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Welcome to the World of Christian Fantasy

You’re a Christian who loves (and maybe writes) fantastical stories? You’re not alone. Start here.
| Jan 5, 2018 | 2 comments |

So you’re a Christian. And you love fantasy, science-fiction, or other speculative stories.

You might even particularly like these stories if they’re written by Christians.1

And of course, you might be thrilled to find that, as a Christian yourself, you enjoy writing your own speculative stories—either as a hobby or with longterm publication goals.

If so, then we welcome you, using whatever “geeky” expressions or quotes you prefer from your favorite fandom. However, the leading quote in my mind is Nick Fury’s (Samuel L. Jackson) caution to Tony Stark in the end-credits scene of Iron Man (2008):

You think you’re the only superhero in the world? …

You’ve become part of a bigger universe. You just don’t know it yet.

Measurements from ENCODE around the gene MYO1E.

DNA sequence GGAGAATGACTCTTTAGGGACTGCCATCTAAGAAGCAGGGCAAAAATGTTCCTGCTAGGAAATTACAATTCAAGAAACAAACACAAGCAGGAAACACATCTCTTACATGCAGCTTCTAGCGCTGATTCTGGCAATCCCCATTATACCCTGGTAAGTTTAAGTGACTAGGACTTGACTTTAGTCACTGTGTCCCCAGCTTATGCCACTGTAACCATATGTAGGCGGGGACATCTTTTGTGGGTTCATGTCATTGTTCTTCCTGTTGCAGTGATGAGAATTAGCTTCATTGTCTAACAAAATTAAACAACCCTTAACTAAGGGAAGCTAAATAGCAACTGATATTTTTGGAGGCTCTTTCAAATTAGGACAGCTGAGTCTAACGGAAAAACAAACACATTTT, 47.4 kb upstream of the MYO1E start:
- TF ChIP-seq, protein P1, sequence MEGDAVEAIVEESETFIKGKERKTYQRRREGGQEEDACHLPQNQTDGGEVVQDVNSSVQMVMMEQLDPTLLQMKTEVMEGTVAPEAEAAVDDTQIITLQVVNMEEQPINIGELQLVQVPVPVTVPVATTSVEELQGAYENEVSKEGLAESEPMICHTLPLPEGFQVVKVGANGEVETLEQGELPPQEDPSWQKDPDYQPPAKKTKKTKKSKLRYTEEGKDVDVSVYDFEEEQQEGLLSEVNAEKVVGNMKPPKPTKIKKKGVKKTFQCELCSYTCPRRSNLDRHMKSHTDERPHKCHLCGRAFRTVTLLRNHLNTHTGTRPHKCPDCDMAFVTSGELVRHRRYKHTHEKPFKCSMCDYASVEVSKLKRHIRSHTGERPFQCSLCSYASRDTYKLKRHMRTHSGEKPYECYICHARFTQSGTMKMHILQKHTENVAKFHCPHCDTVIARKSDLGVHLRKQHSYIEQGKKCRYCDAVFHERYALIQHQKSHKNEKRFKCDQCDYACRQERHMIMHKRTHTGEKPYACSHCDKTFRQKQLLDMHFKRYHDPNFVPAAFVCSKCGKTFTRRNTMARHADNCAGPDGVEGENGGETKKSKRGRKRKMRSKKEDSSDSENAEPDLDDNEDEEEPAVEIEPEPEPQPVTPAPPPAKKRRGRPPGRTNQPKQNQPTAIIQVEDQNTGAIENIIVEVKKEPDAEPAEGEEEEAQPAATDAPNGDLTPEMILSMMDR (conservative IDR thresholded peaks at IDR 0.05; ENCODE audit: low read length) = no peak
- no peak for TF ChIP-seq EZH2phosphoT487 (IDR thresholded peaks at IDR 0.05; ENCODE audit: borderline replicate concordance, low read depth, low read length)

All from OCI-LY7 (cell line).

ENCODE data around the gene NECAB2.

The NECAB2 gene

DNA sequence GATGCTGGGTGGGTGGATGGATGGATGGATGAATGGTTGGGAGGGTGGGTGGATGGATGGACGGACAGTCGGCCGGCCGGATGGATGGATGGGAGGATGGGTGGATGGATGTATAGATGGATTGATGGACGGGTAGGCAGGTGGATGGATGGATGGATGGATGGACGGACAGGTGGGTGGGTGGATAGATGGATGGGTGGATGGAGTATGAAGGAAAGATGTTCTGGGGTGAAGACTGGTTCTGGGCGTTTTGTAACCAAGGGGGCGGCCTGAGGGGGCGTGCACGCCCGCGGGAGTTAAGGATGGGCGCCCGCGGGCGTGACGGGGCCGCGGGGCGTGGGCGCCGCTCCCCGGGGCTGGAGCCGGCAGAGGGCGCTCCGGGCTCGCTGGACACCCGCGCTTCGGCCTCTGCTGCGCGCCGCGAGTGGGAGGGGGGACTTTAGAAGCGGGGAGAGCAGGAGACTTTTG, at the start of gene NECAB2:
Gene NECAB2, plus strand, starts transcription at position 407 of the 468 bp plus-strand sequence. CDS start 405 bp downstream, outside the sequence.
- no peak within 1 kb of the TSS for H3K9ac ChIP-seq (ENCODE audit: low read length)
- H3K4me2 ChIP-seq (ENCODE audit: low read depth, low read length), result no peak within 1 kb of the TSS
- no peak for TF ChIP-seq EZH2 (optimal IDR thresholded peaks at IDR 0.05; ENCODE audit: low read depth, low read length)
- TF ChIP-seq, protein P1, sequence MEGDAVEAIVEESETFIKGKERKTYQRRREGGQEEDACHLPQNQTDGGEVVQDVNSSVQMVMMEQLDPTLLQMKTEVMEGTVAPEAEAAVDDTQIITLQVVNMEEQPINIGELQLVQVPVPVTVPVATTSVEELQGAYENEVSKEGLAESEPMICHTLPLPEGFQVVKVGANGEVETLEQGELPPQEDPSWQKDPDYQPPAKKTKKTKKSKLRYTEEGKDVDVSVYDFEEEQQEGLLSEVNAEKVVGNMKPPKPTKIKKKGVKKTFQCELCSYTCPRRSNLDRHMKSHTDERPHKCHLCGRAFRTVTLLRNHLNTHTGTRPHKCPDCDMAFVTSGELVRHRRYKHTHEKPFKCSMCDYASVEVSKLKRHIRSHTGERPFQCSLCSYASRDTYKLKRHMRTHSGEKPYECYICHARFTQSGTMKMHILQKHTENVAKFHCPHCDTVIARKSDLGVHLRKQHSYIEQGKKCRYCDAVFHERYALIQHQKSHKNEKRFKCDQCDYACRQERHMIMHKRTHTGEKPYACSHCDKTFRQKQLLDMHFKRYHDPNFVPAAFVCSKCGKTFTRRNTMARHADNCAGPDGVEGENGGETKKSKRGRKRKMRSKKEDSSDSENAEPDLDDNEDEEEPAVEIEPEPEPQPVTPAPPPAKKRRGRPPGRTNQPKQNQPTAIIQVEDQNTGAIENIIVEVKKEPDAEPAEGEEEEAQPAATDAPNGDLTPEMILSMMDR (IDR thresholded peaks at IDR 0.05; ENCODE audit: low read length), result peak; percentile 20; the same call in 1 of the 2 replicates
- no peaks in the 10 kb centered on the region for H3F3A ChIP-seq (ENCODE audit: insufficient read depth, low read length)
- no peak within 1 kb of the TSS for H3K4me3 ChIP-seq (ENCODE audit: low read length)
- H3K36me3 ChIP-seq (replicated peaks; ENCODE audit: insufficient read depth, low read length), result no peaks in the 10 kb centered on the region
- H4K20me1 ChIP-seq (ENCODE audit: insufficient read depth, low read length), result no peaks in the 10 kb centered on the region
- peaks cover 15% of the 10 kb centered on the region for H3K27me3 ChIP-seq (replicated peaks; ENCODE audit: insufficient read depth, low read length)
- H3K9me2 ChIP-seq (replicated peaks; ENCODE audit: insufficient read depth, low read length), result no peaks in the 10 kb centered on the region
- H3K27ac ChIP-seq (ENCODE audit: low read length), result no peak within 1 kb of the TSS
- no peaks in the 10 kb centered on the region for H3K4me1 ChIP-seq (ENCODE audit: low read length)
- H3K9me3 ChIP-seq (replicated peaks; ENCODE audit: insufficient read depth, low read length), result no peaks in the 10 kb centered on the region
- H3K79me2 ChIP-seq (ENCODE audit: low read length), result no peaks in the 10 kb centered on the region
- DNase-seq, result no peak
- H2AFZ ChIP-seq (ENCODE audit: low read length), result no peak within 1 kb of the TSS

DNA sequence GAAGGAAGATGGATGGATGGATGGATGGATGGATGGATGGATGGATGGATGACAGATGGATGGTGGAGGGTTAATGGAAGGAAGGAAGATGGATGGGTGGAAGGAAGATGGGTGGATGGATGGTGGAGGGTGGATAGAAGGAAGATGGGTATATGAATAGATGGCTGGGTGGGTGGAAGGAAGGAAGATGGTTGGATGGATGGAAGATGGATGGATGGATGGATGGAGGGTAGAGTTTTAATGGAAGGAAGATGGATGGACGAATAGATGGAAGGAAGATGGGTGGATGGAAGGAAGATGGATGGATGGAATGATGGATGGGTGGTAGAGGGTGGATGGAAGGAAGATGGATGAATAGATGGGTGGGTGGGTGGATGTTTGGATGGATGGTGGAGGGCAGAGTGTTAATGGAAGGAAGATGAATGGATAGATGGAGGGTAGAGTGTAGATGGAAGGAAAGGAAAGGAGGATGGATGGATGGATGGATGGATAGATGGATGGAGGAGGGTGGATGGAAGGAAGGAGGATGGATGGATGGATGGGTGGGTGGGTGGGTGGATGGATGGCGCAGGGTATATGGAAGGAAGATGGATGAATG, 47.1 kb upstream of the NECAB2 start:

Now that you’re here, we at Speculative Faith have some advice for you—to help you take a quick course on this “world” as you meet your new neighbors who’ve built it over decades.

World 1: Your local church

If you’re a Christian, you’re called to an amazing mission. You’re called to partner with other Christian sisters and brothers in a thing (even an “institution”) called the Church.

It’s an incredible idea: a network of organized and diverse separated communities. Their members train to learn about Jesus’s nature and mission, how to love Him, obey Him, heal and resist the shrapnel of sin, and remember Him with singing, sacraments, and fellowship.

Lately the idea of Church, and those distinct “churches,” gets some resistance. Some like to claim churches have been filled with such bad creative work, even opposition to fantasy stories because of legalistic reasons, and sometimes even abuse, that we can minimize organized churches’ importance. Or maybe we can just stop going. I mean, we don’t go to church anyway because Church Is More Than a Building™ and we are the Church, right?

Christians must surely be sensitive to our different harms at the hands of bad churches.

But the “you can skip the join-a-church part” reasoning won’t work for at least two reasons.

First, from Scripture: Jesus’s apostles organized churches. They gave specific commands about qualified teaching elders, deacons, money collection, singing, the Lord’s Supper and more. So the church is more than just “Christians hanging out doing Christian things.”